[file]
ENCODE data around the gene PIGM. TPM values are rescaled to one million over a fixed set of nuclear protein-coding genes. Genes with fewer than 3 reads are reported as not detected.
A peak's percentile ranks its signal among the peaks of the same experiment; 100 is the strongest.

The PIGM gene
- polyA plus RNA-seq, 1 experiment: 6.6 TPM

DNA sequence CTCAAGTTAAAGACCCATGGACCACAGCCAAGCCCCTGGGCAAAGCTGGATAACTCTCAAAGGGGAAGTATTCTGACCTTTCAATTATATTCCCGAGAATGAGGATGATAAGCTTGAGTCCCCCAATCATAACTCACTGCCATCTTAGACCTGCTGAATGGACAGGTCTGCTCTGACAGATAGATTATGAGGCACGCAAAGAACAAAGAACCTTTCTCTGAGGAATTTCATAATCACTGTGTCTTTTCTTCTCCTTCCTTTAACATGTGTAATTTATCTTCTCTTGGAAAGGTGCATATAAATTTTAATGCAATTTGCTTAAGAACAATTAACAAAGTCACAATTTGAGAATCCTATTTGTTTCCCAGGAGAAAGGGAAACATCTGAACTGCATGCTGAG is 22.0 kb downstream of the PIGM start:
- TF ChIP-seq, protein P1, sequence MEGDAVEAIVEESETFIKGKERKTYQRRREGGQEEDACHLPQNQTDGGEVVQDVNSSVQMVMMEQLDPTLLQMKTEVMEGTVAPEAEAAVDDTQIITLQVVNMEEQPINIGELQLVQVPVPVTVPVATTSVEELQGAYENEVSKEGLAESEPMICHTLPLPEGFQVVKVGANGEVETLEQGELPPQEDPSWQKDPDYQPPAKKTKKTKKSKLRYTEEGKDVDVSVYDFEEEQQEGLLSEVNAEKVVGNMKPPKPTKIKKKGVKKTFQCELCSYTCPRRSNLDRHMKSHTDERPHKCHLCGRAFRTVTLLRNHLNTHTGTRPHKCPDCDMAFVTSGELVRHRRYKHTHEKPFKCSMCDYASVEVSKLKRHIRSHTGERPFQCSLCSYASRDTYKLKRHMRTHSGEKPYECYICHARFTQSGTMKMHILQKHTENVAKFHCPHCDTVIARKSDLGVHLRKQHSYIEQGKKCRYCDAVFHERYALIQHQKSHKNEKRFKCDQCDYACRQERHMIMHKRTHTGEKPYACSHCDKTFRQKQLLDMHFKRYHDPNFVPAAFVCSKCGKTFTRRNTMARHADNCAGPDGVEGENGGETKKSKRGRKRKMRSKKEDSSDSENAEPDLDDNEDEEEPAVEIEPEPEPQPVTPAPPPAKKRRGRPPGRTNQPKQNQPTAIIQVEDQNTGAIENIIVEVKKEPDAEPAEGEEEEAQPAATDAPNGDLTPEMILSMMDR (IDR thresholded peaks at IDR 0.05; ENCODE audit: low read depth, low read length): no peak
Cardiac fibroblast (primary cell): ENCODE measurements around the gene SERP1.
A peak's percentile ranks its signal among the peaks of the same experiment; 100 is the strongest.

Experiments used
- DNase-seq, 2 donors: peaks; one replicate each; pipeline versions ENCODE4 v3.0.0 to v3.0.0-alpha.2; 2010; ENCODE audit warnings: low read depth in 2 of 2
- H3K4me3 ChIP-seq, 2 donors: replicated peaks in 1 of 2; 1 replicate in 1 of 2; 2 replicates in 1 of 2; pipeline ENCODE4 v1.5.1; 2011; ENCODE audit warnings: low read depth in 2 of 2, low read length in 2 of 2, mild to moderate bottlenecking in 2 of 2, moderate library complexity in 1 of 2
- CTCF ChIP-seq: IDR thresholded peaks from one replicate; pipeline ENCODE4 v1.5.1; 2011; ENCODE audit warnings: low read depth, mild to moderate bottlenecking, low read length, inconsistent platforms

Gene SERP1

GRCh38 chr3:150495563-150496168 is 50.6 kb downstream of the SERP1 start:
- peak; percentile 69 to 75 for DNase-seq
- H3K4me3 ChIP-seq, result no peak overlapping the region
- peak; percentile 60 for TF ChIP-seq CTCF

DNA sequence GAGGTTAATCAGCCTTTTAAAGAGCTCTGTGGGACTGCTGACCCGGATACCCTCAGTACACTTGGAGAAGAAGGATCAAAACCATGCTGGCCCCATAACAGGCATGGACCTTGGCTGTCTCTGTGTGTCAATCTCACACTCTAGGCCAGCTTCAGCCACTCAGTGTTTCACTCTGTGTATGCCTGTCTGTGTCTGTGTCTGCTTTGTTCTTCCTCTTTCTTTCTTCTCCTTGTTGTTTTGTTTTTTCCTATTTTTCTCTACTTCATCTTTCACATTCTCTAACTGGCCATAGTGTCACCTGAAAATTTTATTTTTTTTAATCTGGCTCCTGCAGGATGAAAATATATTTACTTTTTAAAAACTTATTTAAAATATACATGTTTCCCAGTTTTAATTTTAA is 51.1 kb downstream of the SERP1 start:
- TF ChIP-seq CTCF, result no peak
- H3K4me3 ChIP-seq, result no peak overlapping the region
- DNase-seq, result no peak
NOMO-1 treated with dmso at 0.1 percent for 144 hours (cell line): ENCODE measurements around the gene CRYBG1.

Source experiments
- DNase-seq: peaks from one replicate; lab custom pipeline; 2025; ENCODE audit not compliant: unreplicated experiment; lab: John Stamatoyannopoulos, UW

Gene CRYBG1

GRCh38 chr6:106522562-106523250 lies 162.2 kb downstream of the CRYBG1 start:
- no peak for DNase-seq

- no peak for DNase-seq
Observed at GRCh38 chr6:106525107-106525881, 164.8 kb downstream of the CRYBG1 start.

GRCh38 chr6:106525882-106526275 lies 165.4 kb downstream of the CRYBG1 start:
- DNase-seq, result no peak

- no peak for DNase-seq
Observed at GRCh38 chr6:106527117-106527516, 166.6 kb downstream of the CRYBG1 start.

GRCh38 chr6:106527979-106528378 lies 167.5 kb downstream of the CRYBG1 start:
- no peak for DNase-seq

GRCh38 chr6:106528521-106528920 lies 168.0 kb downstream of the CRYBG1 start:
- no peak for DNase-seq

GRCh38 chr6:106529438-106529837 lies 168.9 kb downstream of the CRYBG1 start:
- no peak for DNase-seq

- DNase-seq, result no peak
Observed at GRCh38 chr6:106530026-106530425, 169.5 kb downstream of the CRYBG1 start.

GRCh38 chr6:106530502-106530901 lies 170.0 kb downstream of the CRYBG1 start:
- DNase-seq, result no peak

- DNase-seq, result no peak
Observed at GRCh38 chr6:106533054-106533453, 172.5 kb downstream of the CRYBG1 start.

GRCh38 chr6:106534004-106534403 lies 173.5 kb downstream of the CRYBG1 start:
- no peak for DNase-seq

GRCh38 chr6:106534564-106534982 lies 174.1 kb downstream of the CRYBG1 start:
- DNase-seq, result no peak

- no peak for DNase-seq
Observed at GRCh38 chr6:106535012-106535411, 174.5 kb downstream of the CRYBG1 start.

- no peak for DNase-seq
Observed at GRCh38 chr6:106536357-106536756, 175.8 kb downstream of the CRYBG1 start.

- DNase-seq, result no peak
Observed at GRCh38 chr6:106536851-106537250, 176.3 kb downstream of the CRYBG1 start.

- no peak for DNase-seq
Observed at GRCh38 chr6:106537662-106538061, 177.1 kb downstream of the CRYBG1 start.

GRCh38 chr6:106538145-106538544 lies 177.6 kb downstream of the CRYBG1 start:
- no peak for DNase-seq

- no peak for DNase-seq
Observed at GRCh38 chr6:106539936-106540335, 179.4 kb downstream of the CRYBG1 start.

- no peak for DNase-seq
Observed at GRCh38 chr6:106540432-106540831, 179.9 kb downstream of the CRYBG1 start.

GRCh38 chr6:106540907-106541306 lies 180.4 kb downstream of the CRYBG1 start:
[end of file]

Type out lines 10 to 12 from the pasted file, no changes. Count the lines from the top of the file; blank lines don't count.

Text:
- DNase-seq, 2 donors: peaks; one replicate each; pipeline versions ENCODE4 v3.0.0 to v3.0.0-alpha.2; 2010; ENCODE audit warnings: low read depth in 2 of 2
- H3K4me3 ChIP-seq, 2 donors: replicated peaks in 1 of 2; 1 replicate in 1 of 2; 2 replicates in 1 of 2; pipeline ENCODE4 v1.5.1; 2011; ENCODE audit warnings: low read depth in 2 of 2, low read length in 2 of 2, mild to moderate bottlenecking in 2 of 2, moderate library complexity in 1 of 2
- CTCF ChIP-seq: IDR thresholded peaks from one replicate; pipeline ENCODE4 v1.5.1; 2011; ENCODE audit warnings: low read depth, mild to moderate bottlenecking, low read length, inconsistent platforms